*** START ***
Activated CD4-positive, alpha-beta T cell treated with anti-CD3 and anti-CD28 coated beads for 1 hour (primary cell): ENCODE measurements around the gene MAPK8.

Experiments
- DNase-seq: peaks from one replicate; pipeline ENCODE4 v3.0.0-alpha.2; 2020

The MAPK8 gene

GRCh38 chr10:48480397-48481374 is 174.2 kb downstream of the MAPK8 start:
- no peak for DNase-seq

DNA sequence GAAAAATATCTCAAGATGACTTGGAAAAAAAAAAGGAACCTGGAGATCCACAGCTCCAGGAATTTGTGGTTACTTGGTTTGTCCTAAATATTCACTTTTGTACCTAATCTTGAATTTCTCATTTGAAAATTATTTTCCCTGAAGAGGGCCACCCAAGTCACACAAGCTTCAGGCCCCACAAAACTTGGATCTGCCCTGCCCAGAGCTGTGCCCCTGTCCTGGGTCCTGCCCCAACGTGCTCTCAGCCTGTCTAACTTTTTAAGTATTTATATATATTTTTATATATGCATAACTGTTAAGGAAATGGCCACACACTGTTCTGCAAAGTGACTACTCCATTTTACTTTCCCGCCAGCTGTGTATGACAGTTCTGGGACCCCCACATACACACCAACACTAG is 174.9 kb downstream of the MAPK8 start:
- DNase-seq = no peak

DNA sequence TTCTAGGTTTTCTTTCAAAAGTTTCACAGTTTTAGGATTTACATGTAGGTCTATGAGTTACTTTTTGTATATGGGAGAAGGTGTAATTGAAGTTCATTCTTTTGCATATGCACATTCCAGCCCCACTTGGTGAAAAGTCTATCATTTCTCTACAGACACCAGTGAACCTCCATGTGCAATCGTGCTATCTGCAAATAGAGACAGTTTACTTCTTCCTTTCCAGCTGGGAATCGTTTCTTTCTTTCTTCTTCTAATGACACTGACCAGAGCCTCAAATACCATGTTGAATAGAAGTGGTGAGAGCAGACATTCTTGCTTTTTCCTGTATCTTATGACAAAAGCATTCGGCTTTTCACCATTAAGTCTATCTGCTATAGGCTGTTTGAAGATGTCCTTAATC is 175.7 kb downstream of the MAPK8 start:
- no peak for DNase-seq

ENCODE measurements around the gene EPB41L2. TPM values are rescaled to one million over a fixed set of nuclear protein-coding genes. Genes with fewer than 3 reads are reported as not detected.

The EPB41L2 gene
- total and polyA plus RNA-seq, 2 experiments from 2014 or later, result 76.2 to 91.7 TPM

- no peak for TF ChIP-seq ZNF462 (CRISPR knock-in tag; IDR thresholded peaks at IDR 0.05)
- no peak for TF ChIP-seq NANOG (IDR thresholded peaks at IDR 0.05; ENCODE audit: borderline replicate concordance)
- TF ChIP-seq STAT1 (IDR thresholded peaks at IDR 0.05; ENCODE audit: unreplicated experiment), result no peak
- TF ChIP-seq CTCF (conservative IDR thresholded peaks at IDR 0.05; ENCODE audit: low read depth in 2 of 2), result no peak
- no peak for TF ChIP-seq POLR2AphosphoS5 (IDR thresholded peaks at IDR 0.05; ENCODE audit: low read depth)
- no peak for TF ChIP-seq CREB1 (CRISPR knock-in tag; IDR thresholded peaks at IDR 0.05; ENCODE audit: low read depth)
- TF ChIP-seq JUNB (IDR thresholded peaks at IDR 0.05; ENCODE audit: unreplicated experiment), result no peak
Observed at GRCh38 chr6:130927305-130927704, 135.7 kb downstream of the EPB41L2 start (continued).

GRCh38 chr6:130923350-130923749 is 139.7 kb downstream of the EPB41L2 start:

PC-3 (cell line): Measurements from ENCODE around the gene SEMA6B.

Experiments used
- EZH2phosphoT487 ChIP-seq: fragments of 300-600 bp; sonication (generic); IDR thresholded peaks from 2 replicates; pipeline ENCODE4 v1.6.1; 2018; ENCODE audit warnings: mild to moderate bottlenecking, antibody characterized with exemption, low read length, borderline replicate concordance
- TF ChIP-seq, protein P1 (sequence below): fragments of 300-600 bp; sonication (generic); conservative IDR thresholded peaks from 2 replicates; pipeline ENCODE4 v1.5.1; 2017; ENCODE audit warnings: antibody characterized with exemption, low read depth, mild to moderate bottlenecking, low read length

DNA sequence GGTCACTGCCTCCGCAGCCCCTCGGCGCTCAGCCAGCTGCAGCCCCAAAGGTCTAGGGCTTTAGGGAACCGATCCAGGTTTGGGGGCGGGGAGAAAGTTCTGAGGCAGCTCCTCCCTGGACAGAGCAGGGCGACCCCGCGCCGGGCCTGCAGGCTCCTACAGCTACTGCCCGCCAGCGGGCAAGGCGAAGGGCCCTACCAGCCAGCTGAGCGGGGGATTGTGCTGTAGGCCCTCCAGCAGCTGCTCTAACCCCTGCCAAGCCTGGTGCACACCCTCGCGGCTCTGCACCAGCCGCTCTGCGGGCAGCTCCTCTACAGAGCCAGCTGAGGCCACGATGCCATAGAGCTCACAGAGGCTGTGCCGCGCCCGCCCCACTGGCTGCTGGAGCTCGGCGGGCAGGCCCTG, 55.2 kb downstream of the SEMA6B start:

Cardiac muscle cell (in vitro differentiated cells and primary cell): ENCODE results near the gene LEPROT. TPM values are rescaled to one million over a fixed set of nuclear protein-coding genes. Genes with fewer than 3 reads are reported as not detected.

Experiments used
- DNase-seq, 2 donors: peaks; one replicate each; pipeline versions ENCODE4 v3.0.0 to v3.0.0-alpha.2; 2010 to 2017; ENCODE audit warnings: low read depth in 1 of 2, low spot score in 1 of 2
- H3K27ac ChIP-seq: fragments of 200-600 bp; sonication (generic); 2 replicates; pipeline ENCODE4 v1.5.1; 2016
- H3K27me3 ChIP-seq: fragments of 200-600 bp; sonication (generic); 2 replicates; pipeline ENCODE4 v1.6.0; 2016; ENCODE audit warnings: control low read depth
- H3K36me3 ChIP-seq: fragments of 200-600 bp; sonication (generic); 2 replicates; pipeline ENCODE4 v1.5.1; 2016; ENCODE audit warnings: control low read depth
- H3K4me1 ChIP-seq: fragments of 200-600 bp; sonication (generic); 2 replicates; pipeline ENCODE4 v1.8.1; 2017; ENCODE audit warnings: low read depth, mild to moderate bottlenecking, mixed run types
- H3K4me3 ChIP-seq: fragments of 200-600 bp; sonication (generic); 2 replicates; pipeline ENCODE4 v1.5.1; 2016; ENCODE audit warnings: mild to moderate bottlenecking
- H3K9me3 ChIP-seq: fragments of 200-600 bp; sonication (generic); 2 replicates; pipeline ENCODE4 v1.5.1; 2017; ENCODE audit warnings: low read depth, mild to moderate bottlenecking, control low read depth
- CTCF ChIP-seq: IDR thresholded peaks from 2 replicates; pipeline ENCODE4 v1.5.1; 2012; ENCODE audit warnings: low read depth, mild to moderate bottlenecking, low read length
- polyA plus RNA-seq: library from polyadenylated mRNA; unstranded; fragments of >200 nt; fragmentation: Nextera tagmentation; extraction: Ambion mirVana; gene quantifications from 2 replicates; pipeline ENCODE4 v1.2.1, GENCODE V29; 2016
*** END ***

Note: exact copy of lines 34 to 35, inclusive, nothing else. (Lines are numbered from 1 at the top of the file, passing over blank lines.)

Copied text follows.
- H3K4me1 ChIP-seq: fragments of 200-600 bp; sonication (generic); 2 replicates; pipeline ENCODE4 v1.8.1; 2017; ENCODE audit warnings: low read depth, mild to moderate bottlenecking, mixed run types
- H3K4me3 ChIP-seq: fragments of 200-600 bp; sonication (generic); 2 replicates; pipeline ENCODE4 v1.5.1; 2016; ENCODE audit warnings: mild to moderate bottlenecking